Myths about Alcoholism
When it comes to addiction and alcoholism, everybody has something to say. The bad part is, most of it’s not true. Alcoholism and alcohol treatment are surrounded by myths and mistruths, which leads to a misconception about alcohol, addiction, and treatment. When we believe these myths, recovery becomes nearly impossible.
Instead of falling into that trap, we’ve gathered some of the most common myths about alcoholism and shed some truth upon them.
Drinking Only Impacts the Drinker
Alcoholism is a family disease, even if it’s only one person drinking. It has an impact on our children, our families, our friends, and even our co-workers. One person’s problem drinking adds chaos to others’ lives and increases people’s stress and anxiety.
Drinking Isn’t as Dangerous as Drug Use
Many people think drinking is completely different than drug use, but it’s not. Alcohol is a drug, and if it’s being abused, that makes it drug abuse. Regardless, alcohol is just as dangerous, if not more so, than most drugs. Withdrawing from alcohol can be fatal, there are more alcohol-related deaths than any other drug, and alcoholism itself is considered a fatal disease.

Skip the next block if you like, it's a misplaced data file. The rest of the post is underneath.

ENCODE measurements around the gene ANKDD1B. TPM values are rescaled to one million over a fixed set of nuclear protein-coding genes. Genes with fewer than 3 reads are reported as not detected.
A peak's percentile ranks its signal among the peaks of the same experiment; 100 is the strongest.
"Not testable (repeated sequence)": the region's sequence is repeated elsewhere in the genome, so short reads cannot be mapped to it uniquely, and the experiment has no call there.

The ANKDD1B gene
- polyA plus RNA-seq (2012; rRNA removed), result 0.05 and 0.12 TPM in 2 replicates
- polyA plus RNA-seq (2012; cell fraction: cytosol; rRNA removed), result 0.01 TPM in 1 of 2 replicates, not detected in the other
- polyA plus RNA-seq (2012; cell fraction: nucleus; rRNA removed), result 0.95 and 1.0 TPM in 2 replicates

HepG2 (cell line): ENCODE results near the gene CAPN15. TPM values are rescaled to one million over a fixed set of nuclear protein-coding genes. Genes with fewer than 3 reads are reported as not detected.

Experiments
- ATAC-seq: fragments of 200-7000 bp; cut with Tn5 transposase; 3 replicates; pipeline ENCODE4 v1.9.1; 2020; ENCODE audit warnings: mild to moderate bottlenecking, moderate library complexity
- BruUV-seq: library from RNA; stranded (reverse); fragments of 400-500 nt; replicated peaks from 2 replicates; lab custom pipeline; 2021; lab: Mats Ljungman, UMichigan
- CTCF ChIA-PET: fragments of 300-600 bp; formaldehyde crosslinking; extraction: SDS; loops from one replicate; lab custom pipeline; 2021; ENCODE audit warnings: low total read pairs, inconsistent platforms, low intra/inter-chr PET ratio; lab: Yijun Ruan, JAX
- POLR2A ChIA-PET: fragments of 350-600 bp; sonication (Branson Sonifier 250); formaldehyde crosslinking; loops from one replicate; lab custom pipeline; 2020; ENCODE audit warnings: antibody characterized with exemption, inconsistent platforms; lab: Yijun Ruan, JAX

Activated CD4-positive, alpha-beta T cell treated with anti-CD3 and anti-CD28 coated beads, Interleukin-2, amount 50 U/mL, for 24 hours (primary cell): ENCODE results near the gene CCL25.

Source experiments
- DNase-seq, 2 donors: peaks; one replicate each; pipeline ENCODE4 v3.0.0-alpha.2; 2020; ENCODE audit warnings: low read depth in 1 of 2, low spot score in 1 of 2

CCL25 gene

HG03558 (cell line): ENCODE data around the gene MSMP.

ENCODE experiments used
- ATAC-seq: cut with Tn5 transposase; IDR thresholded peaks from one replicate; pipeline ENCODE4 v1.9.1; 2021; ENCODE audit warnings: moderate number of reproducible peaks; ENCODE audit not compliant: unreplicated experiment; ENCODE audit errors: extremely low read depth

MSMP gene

Alcoholics Must Hit Rock Bottom to get Better
By believing this myth, we continue to rationalize our drinking instead of seeking treatment. The fact is there is no rock bottom. Being an alcoholic is rock bottom enough and a good reason to go to treatment. We don’t ever have to wait for things to get worse before we try to make them better.
Alcoholic’s Lives Fall Apart
Just because your life isn’t in shambles doesn’t mean you’re not an alcoholic. There are plenty of us out there who held down jobs and didn’t lose our houses to our disease. We intervened before our alcoholism got that bad. Don’t underestimate your problem just because it’s not as big as someone else’s. If left to its own devices, it will soon grow to be a monster.
Rehab Fixes Everything
When alcoholics go to rehab, many of us believe that everything will be fixed when we return, but that’s far from the case. While rehab gives an alcoholic the knowledge and skills needed to recover from alcoholism, the journey to recovery has just begun. There are still bills that need to be paid, friends and family who’ve been hurt by our drinking, work waiting on us, a dirty house that needs to be cleaned, and the list goes on and on. Learning to live with the consequences of our past behavior and live life isn’t easy and only begins once rehab has ended.